Lanolin, not only for breasts!

Lanolin, commonly purchased at most stores under the brand name Lansinoh in a purple tube, isn’t only for sore nipples caused by breastfeeding. You can also use this valuable natural ointment on babys buttocks and diapering area. Although if you are using cloth, you may want to use a liner or chemical free sposie like Seventh Generation or Gdiaper since Lanolin is naturally water resistant which would cause a little problem in your cloth.

My daughter has had a few doozie rashes from daycare (they don’t like cloth dipes unfortunately), and the best quickest treatment I have found for it, is a small amount of lanolin softened between my fingers and applied to the rash. Rashes that have been pretty red, and  some even had some bumps/blisters have literally healed overnight in our personal experience.

Some Fun Facts about Lanolin (also known as: REFINED- crude wool grease, raw wool wax, neutral wool fat ):

It is secreted by the sebaceous glands in sheep skin, making it a naturally occurring substance from a renewable source. Its prime function is to coat and soften the wool fibres, protecting both skin and fleece against exposure to the elements.

Once processed/refined, it is extremely versatile in uses!

It can absorb up to 300% of water.

Is useful as a water repellant, commonly used as an effective natural conditioning and repelling treatment for wool diaper covers.

Adds protective and moisturizing attributes to cosmetics, toiletries and OTC pharmaceuticals.

Wool wax is a natural susbstance, designed by nature to soften both skin and wool fibres, and to protect them against adverse weather conditions.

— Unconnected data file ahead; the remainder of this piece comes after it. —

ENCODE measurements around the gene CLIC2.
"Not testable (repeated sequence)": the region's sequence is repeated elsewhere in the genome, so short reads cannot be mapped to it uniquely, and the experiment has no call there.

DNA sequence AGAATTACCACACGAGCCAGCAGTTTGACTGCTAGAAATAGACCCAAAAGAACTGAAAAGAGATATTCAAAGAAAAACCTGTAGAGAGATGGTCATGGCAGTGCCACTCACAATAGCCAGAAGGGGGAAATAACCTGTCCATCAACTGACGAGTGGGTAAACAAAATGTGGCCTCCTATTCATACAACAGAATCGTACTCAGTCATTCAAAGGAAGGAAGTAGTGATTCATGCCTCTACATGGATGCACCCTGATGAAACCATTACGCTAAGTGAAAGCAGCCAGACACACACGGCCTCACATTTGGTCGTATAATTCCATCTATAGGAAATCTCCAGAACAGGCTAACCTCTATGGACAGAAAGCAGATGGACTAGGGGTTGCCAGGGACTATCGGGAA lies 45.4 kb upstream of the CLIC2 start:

In addition to the chemical similarity between lanolin and human skin lipids, other physical similarities have been discovered, such as multilamellar structures. These molecular aggregations strongly resemble the liquid crystal structures occurring in skin lipids.

Superb skin protection!

Excellent for use in protecting and healing sore, blistered nipples while breastfeeding, and other skin ailments. Effective and safe for baby! Doesn’t have to be removed from nipples before breastfeeding! SAFE!

As well as being well tolerated by the body – it is approved for uses in ophthalmic emollients and as a food additive in chewing gum bases – lanolin is also of medical interest.

It can act as a carrier for pharmaceutically active ingredients that have to be transported into deeper layers of the skin. In burns dressings, lanolin supports the wound healing process and enhances dermal repair.

The use of lanolin acids in topical products for cutaneous infections (e.g. acne) and deodorising toiletries ultimately underlines the versatility of lanolin and its derivatives.

Besides emollient and moisturising characteristics, lanolin’s protective function includes antimicrobial and disinfectant activity on human skin.

Lanolin is widely used in:

  • ointment bases, burns dressings and wound sprays
    • as an emulsifier, stabiliser and emollient
    • to support the wound healing process
    • to deliver active ingredients through the skin (trans-dermal);
  • pigmented medications (e.g. zinc oxide), as a dispersing agent;
  • topical products for cutaneous infections (e.g. acne) and in deodorising toiletries, as an anti-microbial and disinfectant.